California Privacy Rights Act – California’s New Privacy Act on the Move
July 21, 2020
Just a few days before the California Consumer Privacy Act (the “CCPA”) became enforceable on July 1, 2020, a new act, the California Privacy Rights Act (“CPRA”), had gathered enough signatures to be put on the California ballot in November, which, if adopted, will impose even stricter requirements on businesses to protect consumer privacy. Here are some major provisions worth noting:
- Effective time. Suppose the CPRA gets adopted, which is very likely according to a recent poll, it would become operative on January 1, 2023 and a majority of the provisions would apply to personal information collected from January 1, 2022.
- New protections for “sensitive personal information.” The CPRA proposes to adopt a broad definition of “sensitive data”, including government identifiers, financial account information, precise geolocation, racial or ethnic origin, religious beliefs, contents of certain types of messages, and genetic, biometric, health and certain personal information. It intends to provide consumers a right to limit the use, sharing, and sale of such information by businesses to authorized purposes only.
- Expanded data breach liability. While the CCPA grants consumers a private right of action for breaches of nonencrypted, nonredacted personal information if the business failed to maintain reasonable security, the CPRA expands to unauthorized access or disclosure of an email address in combination with a password or security question and answer that would permit access to the account.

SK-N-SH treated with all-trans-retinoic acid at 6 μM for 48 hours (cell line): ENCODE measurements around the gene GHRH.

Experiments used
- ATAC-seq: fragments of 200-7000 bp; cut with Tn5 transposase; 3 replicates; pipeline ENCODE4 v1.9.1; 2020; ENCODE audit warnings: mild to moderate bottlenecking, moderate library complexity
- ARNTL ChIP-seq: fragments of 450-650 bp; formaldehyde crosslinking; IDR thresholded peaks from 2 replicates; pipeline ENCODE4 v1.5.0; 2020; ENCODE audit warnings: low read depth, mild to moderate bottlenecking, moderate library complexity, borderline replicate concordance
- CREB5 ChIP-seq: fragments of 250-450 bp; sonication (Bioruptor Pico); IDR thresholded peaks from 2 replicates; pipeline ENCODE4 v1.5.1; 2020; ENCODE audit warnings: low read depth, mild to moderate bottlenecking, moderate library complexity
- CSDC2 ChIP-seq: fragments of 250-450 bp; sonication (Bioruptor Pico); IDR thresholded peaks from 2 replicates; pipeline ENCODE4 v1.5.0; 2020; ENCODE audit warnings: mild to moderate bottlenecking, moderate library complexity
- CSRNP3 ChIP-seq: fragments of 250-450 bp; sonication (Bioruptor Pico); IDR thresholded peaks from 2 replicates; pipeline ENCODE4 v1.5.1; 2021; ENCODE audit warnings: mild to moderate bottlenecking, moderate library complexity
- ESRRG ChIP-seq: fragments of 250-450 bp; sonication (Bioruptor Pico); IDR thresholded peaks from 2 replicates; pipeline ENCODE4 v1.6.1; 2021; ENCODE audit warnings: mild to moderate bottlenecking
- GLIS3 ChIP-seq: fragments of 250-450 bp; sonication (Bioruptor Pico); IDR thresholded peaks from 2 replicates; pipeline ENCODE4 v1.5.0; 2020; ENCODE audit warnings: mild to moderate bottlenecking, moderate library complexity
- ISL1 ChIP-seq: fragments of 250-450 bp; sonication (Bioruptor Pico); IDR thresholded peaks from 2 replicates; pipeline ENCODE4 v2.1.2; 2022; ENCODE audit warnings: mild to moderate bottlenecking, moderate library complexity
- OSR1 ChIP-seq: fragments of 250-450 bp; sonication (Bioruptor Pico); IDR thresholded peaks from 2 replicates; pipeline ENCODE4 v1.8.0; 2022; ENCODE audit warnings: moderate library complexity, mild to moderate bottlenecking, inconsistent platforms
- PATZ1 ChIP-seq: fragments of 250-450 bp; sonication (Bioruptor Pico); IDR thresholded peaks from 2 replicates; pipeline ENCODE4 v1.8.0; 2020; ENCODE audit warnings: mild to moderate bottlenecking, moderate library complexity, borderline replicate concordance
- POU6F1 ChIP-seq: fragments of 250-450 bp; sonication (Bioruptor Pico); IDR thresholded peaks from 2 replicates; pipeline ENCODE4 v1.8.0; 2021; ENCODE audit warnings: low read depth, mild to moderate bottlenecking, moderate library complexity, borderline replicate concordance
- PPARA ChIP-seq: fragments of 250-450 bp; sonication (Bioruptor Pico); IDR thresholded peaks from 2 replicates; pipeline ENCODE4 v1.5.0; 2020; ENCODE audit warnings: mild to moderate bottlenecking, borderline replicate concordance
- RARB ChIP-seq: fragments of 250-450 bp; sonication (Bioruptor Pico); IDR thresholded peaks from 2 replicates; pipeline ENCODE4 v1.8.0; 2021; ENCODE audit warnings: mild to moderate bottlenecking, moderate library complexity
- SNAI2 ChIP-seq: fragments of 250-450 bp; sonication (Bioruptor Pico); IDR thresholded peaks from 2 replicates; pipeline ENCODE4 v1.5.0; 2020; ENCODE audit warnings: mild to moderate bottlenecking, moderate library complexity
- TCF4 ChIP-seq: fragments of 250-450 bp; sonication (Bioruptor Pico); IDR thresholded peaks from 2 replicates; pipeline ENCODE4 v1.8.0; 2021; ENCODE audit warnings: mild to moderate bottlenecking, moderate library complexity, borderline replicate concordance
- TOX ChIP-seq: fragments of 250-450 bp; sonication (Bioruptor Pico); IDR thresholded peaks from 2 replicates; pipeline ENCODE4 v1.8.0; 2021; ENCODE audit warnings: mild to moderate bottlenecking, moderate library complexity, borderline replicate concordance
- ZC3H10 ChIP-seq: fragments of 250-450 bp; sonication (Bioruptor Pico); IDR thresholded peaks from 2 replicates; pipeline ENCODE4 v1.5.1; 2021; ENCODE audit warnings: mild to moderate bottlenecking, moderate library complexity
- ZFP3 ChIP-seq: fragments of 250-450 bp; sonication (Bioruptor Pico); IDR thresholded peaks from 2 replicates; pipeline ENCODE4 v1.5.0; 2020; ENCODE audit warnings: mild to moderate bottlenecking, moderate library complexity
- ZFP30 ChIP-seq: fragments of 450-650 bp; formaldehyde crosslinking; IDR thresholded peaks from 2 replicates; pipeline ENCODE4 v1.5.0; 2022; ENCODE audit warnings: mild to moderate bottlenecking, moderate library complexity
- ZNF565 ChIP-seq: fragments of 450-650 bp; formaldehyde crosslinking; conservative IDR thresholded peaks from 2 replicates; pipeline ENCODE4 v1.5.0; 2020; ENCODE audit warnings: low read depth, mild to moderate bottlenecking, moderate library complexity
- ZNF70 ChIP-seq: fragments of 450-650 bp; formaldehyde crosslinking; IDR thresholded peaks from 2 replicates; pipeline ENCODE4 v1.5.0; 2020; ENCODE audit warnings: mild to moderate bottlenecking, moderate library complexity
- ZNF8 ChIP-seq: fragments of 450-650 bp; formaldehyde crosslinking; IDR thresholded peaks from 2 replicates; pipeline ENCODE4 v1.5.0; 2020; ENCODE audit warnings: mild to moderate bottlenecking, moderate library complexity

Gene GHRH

- Additional audits and risk assessments. For businesses whose data processing presents significant risks to consumers’ privacy or data security, an annual cybersecurity audit and a regular risk assessment would be required.
- Restrictions on automated decision-making technology. Consumers would have access and opt-out rights with respect to businesses’ use of automated decision-making technology, including profiling.
- Data retention limitations. The CPRA would require a business to inform consumers of the length of time the business intends to retain each category of personal information, and forbid the business to retain such personal information for longer than what is reasonably necessary for the disclosed purpose.